2021 has unleashed record heat in many parts of the United States. We are well aware that this means more widespread wildfires. While many areas are used to rescue and evacuation protocols, others are yet to be familiar with them.
Human and natural activity convoluting together to worsen global warming is known to spark these fires. Most often than not, these disasters are hard to control once they start. Fire rescue groups are often defeated when fires reach a tipping point. However, they continue to learn from experiences through the years.
This calls for everyone’s constant alertness on how any massive disaster, which often strikes unexpectedly, should be approached. Keeping in mind that even firefighters equipped with high-quality fire protective clothing and other gear to extinguish these fires can be overwhelmed too, households should be able to manage their evacuation independently when push comes to shove. Many may undermine the power of anticipating and planning, but discussing the risks of wildfires with every family around is key to survival. Here are crucial items to guide you in formulating a contingency plan:
It is important to agree on what each family member is in charge of at the onset of a wildfire. Who keeps everyone updated on news and local announcements? Who closes the windows, turns off electrical fuses, gas, and water, and moves objects, such as furniture and water buckets, when the fires are inching closer? Who initiates counting off when arriving at a new location to ensure the family is complete? Similarly, who leads and who tails the team when traversing from the house to the rescue vehicle?
Aside from understanding what to do during emergencies like wildfires, role designation develops a sense of codependence as well as synchronized actions. Having every member aware of his or her role as early as months before wildfire season helps a lot in keeping everyone from panicking when it’s no longer just a drill. It also saves a lot of mind work and much-needed time, especially when evacuating a place with an active fire.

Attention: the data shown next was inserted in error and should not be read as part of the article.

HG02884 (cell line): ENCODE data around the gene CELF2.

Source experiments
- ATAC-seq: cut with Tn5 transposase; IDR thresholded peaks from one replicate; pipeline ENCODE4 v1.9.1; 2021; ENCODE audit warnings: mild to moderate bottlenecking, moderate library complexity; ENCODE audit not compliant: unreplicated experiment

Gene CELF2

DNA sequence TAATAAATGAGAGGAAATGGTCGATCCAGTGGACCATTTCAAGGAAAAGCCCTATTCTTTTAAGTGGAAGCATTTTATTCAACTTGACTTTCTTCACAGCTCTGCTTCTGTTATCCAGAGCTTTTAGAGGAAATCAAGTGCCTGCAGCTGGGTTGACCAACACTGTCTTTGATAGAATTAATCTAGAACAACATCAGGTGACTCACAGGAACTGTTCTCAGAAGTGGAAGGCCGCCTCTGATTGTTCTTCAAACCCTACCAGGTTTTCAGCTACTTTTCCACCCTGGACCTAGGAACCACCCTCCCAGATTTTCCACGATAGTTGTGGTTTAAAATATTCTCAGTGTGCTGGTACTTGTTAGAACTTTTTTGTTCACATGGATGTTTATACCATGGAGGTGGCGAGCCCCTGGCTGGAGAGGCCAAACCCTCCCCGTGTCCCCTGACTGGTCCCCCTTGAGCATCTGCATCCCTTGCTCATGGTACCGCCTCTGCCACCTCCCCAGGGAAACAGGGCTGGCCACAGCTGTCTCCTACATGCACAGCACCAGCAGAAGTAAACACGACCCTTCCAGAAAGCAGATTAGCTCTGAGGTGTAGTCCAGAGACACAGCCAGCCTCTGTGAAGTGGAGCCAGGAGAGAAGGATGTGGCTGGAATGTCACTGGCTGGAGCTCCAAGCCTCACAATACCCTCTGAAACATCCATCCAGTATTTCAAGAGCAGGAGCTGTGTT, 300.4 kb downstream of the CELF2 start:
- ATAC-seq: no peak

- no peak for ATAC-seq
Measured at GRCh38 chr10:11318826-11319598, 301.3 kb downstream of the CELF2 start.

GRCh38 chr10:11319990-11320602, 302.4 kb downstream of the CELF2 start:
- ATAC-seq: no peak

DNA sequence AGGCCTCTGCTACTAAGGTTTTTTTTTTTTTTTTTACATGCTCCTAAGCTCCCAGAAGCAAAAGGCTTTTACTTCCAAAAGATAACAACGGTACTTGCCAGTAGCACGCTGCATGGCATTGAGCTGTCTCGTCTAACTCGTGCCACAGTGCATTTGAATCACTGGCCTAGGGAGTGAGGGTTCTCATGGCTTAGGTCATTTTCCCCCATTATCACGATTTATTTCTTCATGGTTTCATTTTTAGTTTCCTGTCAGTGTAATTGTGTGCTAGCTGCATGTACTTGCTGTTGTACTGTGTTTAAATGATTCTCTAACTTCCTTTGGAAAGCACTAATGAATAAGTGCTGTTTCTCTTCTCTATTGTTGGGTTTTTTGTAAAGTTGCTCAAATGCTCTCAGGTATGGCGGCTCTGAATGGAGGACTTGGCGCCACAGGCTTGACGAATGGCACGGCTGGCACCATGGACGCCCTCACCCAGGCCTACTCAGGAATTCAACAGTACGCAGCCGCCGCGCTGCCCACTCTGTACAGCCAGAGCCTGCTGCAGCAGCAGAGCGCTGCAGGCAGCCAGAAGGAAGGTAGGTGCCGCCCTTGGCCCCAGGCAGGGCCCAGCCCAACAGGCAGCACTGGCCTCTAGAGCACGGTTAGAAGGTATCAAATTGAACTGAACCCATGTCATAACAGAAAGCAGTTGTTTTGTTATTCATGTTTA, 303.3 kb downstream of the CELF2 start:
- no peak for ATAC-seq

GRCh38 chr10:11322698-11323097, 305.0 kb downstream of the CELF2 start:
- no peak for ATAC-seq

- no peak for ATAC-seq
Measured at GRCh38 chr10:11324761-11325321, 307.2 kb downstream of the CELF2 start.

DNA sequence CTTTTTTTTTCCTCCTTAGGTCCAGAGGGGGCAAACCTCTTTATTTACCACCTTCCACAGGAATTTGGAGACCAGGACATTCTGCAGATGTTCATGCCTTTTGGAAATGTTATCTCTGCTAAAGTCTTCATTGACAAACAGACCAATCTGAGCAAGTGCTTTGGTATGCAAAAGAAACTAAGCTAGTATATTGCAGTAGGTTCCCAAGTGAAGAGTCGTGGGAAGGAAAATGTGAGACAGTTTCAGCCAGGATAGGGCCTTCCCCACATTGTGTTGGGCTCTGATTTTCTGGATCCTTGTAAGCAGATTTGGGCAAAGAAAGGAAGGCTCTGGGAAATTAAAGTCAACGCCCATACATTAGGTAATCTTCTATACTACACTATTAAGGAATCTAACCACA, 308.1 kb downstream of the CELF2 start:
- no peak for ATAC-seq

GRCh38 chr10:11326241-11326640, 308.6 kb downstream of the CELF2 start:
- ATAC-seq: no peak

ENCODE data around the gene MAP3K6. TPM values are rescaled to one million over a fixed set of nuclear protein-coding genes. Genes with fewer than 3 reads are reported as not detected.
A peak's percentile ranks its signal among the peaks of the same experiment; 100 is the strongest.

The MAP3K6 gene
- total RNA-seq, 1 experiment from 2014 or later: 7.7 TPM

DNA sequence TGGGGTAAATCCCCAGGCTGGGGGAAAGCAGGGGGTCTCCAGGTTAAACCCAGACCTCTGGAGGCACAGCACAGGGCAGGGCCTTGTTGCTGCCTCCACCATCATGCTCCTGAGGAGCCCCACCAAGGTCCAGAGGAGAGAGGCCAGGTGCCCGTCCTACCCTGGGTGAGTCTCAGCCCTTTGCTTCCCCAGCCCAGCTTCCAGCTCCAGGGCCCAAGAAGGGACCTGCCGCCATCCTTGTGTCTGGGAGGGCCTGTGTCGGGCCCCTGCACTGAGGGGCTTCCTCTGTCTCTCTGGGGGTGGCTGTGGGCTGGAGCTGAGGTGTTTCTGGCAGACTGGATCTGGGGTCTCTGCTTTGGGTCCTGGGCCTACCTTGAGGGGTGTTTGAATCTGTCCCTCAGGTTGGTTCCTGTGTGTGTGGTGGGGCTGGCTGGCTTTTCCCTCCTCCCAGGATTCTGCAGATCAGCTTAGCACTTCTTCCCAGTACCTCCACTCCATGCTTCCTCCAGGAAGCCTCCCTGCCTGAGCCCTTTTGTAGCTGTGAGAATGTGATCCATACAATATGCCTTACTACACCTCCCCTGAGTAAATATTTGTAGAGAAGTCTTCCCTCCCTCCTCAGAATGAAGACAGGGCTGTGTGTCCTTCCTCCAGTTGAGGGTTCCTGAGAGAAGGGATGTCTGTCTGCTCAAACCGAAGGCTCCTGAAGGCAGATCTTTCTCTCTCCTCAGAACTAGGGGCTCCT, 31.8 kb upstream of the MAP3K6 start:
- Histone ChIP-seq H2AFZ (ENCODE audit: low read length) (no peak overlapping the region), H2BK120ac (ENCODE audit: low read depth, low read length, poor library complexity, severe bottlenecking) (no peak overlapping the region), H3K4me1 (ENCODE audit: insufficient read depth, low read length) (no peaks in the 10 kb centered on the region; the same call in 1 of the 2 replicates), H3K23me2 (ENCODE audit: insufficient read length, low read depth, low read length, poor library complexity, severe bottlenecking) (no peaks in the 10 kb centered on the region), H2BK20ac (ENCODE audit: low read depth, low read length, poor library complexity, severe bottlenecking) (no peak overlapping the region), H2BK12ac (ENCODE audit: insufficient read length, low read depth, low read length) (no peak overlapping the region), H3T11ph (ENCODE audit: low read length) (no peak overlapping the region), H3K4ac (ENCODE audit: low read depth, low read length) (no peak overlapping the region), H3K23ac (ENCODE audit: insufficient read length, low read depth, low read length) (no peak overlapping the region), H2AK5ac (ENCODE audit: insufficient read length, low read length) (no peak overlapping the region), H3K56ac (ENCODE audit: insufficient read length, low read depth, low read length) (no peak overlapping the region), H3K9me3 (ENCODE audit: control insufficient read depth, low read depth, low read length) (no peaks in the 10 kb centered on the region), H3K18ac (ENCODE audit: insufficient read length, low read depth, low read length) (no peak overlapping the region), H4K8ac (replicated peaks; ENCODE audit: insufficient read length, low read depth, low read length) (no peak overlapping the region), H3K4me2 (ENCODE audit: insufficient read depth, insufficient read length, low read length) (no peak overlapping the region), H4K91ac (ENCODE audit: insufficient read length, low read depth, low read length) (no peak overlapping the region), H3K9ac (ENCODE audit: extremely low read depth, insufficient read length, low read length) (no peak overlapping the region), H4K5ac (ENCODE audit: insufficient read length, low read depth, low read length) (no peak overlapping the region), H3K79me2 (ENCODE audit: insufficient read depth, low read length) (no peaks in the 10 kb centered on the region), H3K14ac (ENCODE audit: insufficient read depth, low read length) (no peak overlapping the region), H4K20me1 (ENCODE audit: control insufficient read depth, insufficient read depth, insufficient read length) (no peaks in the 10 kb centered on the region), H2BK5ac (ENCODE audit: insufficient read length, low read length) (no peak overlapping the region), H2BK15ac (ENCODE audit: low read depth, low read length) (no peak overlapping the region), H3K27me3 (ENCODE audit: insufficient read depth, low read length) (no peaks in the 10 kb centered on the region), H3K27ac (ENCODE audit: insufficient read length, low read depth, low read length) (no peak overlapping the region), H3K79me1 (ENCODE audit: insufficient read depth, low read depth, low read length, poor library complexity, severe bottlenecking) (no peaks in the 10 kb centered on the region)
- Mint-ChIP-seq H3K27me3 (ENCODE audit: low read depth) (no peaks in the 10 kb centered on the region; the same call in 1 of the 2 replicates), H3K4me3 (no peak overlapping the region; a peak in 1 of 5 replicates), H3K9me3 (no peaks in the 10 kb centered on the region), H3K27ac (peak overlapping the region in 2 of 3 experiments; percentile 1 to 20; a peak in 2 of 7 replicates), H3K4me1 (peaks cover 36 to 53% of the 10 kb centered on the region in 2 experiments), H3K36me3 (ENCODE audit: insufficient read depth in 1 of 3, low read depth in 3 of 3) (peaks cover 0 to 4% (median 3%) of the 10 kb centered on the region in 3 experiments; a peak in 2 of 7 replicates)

The American Red Cross recommends preparing an emergency bag for every family member. It should contain two or more changes of clothes, packed ready-to-eat food, and drinking water (for pets, too, if any) good for up two to three days, face coverings with proper respirators, protective clothing, a first-aid kit, medications, a flashlight, toiletries, mobile phone, radio, a pack of batteries and power bank, bank cards, a list of emergency hotlines and contacts of all family members, and keys for the car, house, and vault. A spare bag of emergency supplies should also be kept in the car.
Aside from everyone’s designated roles, it is important to have common knowledge on the evacuation routes in the house as well as from the house to the evacuation sites. Evacuate only when advised by local authorities. In the event that it’s too late to leave the house or you get trapped, immediately call 911 to provide your location and keep lights in the house turned on for ease of identification once rescuers arrive.
Pertinent documents, including passports, IDs, financial documents like land titles and certificates of trust funds, medical records, and bank cards, should be kept in a secure container. As a contingency, keep several certified copies in your vault. You can also maintain digital copies of these documents on multiple personal devices like your laptop and mobile phone.
In the event your property sustains significant damage, keeping your insurance policies intact would help you easily claim for damages in addition to taking pictures of the aftermath. So, better keep these documents unscathed.
While you can, fire-proof your house with fire-resistant building materials. Ensure windows can be sealed shut to keep harmful smoke from entering if a wildfire is occurring nearby. Equip it with internal and external sprinklers and smoke detectors and make sure these are maintained regularly. During the warmer seasons, always clear your roof and gutters of any fallen debris from trees and other combustible materials. Materials you usually keep out but are combustible, like cans of oil or lubricant, should be kept in the garage. Create an outdoor faucet and attach a long hose to it as well.
Cut down trees and bushes standing within 30 feet of your house. Clear surrounding plants of dried branches as well. Also, trim them so that they have a gap between each other to delay the spread of possible fires.
With the tips we shared, we hope you could gear up for this wildfire season. You could also establish a similar protocol for other natural calamities. Always remember that ample preparation keeps you and your loved ones safe.